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July 1, 2022

Inside the post-Roe confusion around ectopic pregnancy treatments

Daily Briefing

    Following the Supreme Court's decision to overturn the 1973 Roe v. Wade and 1992 Planned Parenthood v. Casey decisions, health care providers around the country are asking how the ruling will impact access to treatments for potentially life-threatening conditions, like ectopic pregnancies, Catherine Pearson reports for the New York Times.

    Check out our new resource page for post-Roe implications for health care

    What is an ectopic pregnancy?

    An ectopic pregnancy occurs when a fertilized egg implants outside of a pregnant person's uterus instead of attaching to the uterine lining, where it can survive.

    In roughly 90% of ectopic pregnancies, a fertilized egg implants in one of a pregnant person's fallopian tubes—which connect the ovaries to the uterus. Notably, fallopian tubes are very thin and full of blood vessels. When a fertilized egg starts to grow inside the tube, the tube may burst open, causing major internal bleeding.

    While most ectopic pregnancies occur in the fallopian tubes, fertilized eggs can implant elsewhere in rare cases, including the ovary, cervix, or a previous Cesarean-section scar.

    According to national estimates based on hospital and insurance records, ectopic pregnancy is rare, making up between 1% and 2% of pregnancies in the United States.

    Even though an individual with an ectopic pregnancy may receive a positive pregnancy test, ectopic pregnancies are never viable, noted Beverly Gray, an associate professor in the department of obstetrics and gynecology and founder of the Duke Reproductive Health Equity and Advocacy Mobilization team.

    Ultimately, a fertilized egg is not capable of surviving outside of the uterus. "There is no way to reimplant them," Gray explained. "There is no way that pregnancy will survive."

    In addition, when a fertilized egg implants in a fallopian tube, it becomes life-threatening. "I sort of think of it as a ticking time bomb," Gray said, adding that the condition is typically diagnosed between the fifth and eighth weeks of a pregnancy. "This is a pregnancy that as it continues to grow will cause the tube to rupture and cause basically uncontrolled bleeding."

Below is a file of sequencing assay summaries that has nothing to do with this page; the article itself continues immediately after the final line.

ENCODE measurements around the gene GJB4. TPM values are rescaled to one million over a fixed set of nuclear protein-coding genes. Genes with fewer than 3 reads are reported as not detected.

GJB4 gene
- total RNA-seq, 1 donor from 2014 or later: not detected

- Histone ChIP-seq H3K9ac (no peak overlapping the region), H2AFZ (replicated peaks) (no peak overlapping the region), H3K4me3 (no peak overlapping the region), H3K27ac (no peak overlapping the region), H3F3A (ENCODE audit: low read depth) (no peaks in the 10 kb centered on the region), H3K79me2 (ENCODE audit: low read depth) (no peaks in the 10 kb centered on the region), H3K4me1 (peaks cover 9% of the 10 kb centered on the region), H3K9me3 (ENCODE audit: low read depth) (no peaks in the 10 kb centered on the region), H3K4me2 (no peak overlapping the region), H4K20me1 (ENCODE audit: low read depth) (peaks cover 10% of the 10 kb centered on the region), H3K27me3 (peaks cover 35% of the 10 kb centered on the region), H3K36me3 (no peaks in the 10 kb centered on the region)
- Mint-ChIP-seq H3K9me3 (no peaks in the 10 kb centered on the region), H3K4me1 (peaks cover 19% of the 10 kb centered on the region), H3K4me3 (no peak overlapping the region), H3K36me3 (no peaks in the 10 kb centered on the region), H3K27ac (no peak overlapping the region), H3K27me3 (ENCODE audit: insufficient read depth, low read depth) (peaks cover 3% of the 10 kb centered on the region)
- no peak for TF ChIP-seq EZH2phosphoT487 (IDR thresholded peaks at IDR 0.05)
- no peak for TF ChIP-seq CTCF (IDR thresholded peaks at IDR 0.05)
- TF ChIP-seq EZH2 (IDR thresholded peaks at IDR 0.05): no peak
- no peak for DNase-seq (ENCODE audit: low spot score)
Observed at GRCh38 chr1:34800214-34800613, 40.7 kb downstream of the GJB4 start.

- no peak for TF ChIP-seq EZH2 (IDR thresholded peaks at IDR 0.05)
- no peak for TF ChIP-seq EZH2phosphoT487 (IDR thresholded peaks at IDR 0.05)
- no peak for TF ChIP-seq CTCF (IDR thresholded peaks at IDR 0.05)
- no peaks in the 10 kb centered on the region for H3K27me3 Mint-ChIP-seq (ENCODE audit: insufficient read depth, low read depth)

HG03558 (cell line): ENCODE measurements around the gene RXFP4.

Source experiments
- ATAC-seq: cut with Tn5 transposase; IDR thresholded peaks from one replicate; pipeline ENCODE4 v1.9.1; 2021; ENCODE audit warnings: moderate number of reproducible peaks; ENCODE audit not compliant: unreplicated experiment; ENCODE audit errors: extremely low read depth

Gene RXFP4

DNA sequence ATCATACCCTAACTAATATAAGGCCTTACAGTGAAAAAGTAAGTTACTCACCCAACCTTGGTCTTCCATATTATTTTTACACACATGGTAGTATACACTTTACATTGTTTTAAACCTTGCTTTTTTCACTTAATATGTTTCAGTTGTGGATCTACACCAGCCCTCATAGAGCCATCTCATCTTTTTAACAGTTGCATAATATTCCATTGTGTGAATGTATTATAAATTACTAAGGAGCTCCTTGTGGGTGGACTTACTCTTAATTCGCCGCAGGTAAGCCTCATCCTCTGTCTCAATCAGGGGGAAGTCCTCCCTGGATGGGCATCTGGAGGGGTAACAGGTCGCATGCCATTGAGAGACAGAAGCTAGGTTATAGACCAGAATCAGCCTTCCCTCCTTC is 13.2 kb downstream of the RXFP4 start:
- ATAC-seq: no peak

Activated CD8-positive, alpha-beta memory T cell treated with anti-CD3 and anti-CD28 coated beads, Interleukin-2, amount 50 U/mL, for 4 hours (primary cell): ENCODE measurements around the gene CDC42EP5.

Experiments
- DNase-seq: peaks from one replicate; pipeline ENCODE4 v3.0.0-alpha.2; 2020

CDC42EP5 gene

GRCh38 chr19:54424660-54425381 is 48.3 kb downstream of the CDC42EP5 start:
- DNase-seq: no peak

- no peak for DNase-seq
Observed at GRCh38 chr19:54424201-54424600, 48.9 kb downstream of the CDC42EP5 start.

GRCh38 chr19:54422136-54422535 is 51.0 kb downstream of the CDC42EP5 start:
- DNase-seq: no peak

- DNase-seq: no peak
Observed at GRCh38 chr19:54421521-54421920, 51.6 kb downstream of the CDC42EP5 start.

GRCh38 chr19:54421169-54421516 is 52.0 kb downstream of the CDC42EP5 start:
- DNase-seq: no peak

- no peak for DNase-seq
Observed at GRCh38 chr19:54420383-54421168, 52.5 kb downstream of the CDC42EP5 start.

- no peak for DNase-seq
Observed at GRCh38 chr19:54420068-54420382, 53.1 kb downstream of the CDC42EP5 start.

How are ectopic pregnancies treated?

    According to Aileen Gariepy, director of complex family planning at Weill Cornell Medicine, the body will—in rare cases—purge an ectopic pregnancy on its own. However, for most women, "the only options are medication to remove the pregnancy or surgery," Pearson writes.

    If an ectopic pregnancy is detected early—within a few days or weeks of the egg implanting—doctors typically prescribe a medication known as methotrexate, which stops cell growth and terminates the pregnancy.

    Another option for early treatments is laparoscopic surgery, in which a doctor either removes the pregnancy alone, or the pregnancy and the fallopian tube.

    However, if the pregnancy continues to develop, it can rupture the fallopian tube, resulting in heavy, life-threatening bleeding. If this occurs, emergency surgery is necessary.

    Will SCOTUS' ruling impact access to ectopic pregnancy treatments?

    Currently, 13 states have enacted laws that ban or will soon ban abortion. But according to Planned Parenthood, "[t]reating an ectopic pregnancy isn't the same thing as getting an abortion."

    "Abortion is a medical procedure that when done safely, ends a pregnancy that's in your uterus. Ectopic pregnancies are unsafely outside of your uterus (usually in the fallopian tubes), and are removed with a medicine called methotrexate or through a laparoscopic surgical procedure. The medical procedures for abortions are not the same as the medical procedures for an ectopic pregnancy," the organization says on its website.

    However, many health care providers have said the recent ruling has raised questions about their ability to treat ectopic pregnancies.

    The American College of Obstetricians and Gynecologists warned that abortion bans—even those that grant exceptions for life-saving treatments—can result in confusion for patients and providers, potentially blocking or delaying a patient's access to care.

    Gariepy agreed that these concerns are likely on doctors' minds. "That confusion is really scary to a lot of people who don't know what to do, or whether or not they can treat ectopic pregnancies," Gariepy said.

    Still, federal law currently requires HHS programs to provide abortion medications in certain circumstances, when the life of a mother is at risk or for pregnancies that result from rape or incest, and HHS Secretary Xavier Becerra said it is "imperative" that all programs comply with these practices.

    Ultimately, Gariepy noted, "As doctors, our job is to follow science and evidence-based medicine, it is keeping up-to-date and doing what's right for the patient. It is not the nuances of how state legislatures wrote something." (Pearson, New York Times, 6/28; Planned Parenthood, accessed 6/30)

    The business implications of overturning Roe v. Wade

    Access our new resource library

    physiciansThe recent Supreme Court ruling on Dobbs v. Jackson Women’s Health Organization has triggered a cascade of uncertain consequences for health care leaders and the patients they serve.

    Going forward, our research teams will be updating this new resource page with helpful analysis and deep dives, including: 

    Access now

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